The Mediterranean diet is among the most studied and well-known dietary patterns, worldwide. Traditional to the Mediterranean region – encompassing Greece, Crete and Southern Italy – the Mediterranean diet, naturally high in antioxidants and anti-inflammatory compounds, is widely considered to represent the ‘gold standard’ for longevity and chronic disease prevention. In particular, the Mediterranean diet is associated with reduced incidences of cardiovascular disease, type II diabetes, metabolic syndrome, and dementia.
Generally speaking, adopting a Mediterranean dietary pattern can foster a sense of vitality and promote healthful ageing, particularly for those of us without underlying health conditions or concerns. However – as always – individuals with pre-existing health conditions, allergies, specific nutritional deficiencies, or other factors affecting their dietary requirements should consult an Accredited Practising Dietitian before making any changes.
Notably, following the Mediterranean diet does not necessarily translate to consuming only Mediterranean-style dishes. Rather, the Mediterranean diet refers to an overall pattern of eating that features an abundance of dietary fibre, polyphenols (antioxidants), and essential fatty acids.
- Mostly plant foods, including vegetables, fruits, legumes, wholegrains, nuts, seeds, and extra-virgin olive oil (which is used as the primary source of dietary fat).
- Moderate amounts of seafood, poultry, eggs, and dairy products (particularly yoghurt and cheese).
- Liberal use of herbs, spices, garlic, onion and other aromatics to amplify flavour, in place of excess salt.
- Small, occasional, amounts of meat and discretionary foods (like desserts and other sweets, for example).
- Water, herbal teas and tisanes accounting for the majority of fluid intake.
Lifestyle factors including frequent – often incidental – movement, social connection and adequate rest also feature within the Mediterranean diet. Importantly, the Mediterranean diet is not rigid or overly prescriptive, and can be adapted to suit individual needs, preferences and cultural backgrounds.
Below, find our suggestions for mindful inclusions and simple swaps to emulate a Mediterranean-style dietary pattern:
- Feature a diverse array of vegetables and legumes as an integral component of every meal, rather than as a side dish. To take it one step further, try incorporating one plant-based meal (featuring a high-quality source of protein) per day.
- Enjoy a multitude of different-coloured fruits and vegetables each day.
- Use cold-pressed, extra-virgin olive oil (EVOO) – a wonderful source of monounsaturated fatty acids and antioxidants – for cooking and in salad dressings; despite some myths out there, EVOO has a high smoke point and can be used at temperatures of up to 200 degrees Celsius whilst retaining it’s antioxidant content.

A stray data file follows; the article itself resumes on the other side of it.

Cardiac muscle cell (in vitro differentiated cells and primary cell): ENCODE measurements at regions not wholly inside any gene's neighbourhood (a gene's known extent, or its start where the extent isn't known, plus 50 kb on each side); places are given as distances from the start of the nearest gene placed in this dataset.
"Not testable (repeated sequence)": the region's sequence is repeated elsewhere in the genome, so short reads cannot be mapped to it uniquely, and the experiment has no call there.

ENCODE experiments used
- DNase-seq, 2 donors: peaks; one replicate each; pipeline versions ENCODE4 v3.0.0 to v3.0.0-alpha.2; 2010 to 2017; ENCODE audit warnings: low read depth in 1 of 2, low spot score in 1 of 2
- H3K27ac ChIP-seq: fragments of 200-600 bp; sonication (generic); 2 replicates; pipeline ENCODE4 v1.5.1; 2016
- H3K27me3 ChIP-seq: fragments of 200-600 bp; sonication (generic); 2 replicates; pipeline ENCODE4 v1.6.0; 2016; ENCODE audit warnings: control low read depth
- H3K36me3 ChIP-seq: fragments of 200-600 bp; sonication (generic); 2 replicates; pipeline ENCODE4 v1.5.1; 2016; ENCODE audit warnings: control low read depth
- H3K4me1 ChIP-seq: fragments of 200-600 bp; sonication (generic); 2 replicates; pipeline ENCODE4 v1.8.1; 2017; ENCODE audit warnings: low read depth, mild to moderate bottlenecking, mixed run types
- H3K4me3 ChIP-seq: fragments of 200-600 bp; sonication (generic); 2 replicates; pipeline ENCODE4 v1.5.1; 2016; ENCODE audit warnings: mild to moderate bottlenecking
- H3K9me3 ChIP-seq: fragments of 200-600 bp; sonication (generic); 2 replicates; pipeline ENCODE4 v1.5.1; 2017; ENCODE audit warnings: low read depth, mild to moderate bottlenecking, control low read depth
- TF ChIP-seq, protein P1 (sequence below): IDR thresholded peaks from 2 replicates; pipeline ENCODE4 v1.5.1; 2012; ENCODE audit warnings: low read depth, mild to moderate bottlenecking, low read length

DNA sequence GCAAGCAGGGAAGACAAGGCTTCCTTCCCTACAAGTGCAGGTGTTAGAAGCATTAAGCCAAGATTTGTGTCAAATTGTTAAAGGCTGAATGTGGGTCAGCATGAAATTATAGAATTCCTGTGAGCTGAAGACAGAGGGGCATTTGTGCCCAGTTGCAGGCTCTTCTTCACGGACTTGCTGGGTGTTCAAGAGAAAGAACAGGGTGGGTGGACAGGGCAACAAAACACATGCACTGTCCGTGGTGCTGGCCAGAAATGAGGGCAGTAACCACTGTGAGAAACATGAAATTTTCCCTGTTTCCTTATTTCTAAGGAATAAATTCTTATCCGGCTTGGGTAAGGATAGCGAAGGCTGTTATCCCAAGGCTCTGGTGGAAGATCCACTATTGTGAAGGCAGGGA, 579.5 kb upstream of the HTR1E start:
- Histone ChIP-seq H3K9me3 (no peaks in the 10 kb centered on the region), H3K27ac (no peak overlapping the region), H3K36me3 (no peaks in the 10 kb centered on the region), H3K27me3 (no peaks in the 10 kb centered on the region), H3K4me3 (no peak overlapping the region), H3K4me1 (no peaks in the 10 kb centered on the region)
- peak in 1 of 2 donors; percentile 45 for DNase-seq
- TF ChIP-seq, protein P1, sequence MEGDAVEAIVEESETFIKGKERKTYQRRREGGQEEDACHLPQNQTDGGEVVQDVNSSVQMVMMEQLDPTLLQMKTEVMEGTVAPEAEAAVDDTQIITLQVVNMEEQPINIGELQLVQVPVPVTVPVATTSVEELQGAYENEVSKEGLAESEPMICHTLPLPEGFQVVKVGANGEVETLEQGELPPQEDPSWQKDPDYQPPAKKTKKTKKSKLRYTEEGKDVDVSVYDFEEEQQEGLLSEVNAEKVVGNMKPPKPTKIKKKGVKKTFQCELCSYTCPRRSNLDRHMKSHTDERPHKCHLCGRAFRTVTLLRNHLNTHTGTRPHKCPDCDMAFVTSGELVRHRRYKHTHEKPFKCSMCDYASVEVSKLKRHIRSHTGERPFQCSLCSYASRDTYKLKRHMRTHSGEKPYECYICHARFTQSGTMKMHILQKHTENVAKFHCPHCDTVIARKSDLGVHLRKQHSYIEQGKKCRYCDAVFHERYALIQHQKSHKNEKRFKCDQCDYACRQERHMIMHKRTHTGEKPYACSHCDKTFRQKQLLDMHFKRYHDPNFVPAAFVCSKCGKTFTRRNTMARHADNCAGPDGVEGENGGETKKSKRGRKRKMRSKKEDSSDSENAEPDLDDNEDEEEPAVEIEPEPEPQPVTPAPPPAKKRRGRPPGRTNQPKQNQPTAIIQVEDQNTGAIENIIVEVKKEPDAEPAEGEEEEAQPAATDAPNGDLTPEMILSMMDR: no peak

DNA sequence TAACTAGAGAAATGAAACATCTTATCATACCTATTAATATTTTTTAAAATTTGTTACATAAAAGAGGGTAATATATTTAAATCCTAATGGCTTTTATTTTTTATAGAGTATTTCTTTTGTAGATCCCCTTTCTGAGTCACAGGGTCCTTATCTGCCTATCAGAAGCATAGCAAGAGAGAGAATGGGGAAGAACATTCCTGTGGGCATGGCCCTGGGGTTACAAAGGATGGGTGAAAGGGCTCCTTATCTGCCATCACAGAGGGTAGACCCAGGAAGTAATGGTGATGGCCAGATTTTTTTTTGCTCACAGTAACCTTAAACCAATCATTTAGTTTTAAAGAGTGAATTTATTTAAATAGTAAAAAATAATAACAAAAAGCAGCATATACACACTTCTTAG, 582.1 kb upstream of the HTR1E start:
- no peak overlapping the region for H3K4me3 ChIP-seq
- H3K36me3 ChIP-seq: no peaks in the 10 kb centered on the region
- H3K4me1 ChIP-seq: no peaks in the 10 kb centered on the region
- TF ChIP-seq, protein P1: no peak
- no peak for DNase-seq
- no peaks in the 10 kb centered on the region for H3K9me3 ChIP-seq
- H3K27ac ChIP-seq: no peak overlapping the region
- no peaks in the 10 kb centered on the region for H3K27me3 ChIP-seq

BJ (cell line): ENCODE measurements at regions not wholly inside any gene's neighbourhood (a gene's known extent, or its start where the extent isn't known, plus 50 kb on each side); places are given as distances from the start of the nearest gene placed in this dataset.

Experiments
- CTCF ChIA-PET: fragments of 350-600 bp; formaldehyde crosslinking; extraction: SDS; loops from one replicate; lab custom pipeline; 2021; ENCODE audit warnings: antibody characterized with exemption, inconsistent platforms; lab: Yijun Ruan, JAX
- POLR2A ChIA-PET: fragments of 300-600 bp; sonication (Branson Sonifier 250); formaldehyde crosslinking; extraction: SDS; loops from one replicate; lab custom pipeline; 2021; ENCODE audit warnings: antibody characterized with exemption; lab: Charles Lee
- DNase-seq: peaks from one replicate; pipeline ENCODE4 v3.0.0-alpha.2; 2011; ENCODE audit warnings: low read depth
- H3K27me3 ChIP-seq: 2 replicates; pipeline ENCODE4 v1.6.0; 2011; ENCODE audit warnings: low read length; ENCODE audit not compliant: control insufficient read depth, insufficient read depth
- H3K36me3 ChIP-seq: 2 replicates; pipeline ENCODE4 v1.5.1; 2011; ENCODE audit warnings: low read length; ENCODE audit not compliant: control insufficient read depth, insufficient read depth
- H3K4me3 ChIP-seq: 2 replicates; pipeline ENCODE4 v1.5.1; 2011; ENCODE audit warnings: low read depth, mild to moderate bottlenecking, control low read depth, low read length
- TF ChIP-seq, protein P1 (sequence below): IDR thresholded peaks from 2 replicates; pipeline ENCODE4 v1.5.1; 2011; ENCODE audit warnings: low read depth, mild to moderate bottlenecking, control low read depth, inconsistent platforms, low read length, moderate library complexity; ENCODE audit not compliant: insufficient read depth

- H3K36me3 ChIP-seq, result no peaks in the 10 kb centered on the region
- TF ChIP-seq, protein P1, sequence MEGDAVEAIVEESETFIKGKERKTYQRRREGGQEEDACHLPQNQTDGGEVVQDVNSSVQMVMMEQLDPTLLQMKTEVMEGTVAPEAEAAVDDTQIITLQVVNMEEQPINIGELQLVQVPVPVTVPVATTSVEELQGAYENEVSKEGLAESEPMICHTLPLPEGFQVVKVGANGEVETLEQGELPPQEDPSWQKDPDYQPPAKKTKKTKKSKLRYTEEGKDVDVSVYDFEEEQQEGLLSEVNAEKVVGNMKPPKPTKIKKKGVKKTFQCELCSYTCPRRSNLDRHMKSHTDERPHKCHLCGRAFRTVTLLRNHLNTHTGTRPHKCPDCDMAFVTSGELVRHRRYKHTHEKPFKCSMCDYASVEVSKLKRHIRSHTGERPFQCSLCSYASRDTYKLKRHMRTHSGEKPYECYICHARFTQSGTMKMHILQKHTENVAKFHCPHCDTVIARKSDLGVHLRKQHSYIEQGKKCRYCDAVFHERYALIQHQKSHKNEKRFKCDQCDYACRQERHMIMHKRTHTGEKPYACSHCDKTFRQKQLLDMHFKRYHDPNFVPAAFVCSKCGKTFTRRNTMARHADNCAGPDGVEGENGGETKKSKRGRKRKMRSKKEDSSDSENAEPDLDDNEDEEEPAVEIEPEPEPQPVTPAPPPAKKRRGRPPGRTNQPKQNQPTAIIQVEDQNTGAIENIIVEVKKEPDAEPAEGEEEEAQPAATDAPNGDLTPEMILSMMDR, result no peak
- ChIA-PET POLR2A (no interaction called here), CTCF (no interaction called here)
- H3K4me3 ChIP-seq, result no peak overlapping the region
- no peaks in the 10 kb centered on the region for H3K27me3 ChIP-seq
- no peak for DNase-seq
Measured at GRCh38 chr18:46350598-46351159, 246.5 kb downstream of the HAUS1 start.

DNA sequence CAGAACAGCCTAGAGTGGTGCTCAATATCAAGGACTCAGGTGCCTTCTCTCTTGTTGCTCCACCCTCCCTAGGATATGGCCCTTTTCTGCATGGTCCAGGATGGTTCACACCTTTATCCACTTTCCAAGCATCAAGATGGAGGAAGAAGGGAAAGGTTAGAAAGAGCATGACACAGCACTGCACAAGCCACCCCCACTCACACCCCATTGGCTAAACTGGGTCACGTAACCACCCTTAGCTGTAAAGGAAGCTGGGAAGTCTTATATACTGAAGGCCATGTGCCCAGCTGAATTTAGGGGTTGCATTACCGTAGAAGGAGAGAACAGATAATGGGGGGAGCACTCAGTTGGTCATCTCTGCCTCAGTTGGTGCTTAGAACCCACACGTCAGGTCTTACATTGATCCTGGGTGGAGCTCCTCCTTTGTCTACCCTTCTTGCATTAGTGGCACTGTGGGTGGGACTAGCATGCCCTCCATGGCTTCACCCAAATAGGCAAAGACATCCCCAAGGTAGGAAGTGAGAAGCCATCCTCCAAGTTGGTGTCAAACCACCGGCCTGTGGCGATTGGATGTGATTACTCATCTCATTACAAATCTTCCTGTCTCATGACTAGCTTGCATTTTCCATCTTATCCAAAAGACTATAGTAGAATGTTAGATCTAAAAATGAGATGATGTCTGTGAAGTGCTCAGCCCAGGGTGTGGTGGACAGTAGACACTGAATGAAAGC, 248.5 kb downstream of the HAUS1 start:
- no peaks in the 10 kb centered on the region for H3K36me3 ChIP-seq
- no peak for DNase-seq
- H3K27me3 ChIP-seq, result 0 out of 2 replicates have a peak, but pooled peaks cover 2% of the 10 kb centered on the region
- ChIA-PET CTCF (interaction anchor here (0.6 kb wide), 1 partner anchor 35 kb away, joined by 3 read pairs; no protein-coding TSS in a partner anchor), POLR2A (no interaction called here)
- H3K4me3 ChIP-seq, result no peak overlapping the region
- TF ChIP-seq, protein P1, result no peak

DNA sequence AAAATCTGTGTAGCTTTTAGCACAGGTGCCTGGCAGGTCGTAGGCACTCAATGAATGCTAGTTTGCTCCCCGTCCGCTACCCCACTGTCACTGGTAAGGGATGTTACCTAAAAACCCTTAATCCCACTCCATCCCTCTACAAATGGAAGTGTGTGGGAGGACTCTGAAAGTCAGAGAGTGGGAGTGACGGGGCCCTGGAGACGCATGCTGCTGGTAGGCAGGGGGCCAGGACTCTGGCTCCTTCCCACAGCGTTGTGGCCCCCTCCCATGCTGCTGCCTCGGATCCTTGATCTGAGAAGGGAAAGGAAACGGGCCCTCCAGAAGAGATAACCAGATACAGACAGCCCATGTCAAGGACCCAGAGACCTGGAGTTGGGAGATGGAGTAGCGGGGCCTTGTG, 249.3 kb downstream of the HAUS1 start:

- Enjoy fish – especially oily fish varieties high in omega-3 fatty acids (e.g. salmon, trout) – and seafood often, at least twice per week. Other animal-derived protein sources that may feature approximately twice per week, each – as part of the Mediterranean diet include poultry (e.g. chicken, turkey) and eggs (one serve = two eggs). Meanwhile, try limiting red meat (like beef and lamb) to once per week.
- Opt for wholegrain carbohydrates (including oats, barley, brown rice and rye) in place of refined alternatives.
- Enjoy up to two servings of calcium-rich dairy products, including cheese, milk and natural or Greek-style yoghurt, daily.
- Seek out social connection, enjoying meals in the company of loved ones away from technology and other distractions.
- Continue to enjoy culturally-significant and comforting foods, especially as part of social gatherings and seasonal holidays.
- Moderate alcohol consumption, consuming up to two standard drinks – mostly red wine (note 1 standard drink = 100ml wine) – per day, primarily with meals. Consume no more than ten standard drinks per week to maintain alignment with the Australian Dietary Guidelines.
- Adopt an active lifestyle and move mindfully every day. This might look like walking or cycling to work, participating in team / social sports (such as soccer, netball, sailing or golf, for example), practising yoga or Pilates to promote mind-body connection, and/or engaging in higher-intensity training.
For expert dietary advice tailored to your unique needs and preferences to support you on your way to optimal health, book your first appointment with one of our wonderful accredited practising dietitians today.
Written by Caitlin Branch, Student Nutritionist, and Amanda Smith, Accredited Practicing Dietitian.
Guasch‐Ferré, M., & Willett, W. C. (2021). The Mediterranean diet and health: A comprehensive overview. Journal of Internal Medicine, 290(3), 549-566. https://doi.org/10.1111/joim.13333
Wahlqvist, M. L. & Gallegos, D. (2020). Food and nutrition: Sustainable food and health systems (4th ed.). Allen & Unwin.